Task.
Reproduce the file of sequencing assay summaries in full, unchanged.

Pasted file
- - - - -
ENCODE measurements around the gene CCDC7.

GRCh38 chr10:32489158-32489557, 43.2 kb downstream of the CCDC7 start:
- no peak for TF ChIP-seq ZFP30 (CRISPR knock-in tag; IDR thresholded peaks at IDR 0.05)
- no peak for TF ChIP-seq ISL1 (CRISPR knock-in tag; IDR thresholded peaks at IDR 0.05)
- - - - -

ENCODE measurements around the gene CCDC7.

GRCh38 chr10:32489158-32489557, 43.2 kb downstream of the CCDC7 start:
- no peak for TF ChIP-seq ZFP30 (CRISPR knock-in tag; IDR thresholded peaks at IDR 0.05)
- no peak for TF ChIP-seq ISL1 (CRISPR knock-in tag; IDR thresholded peaks at IDR 0.05)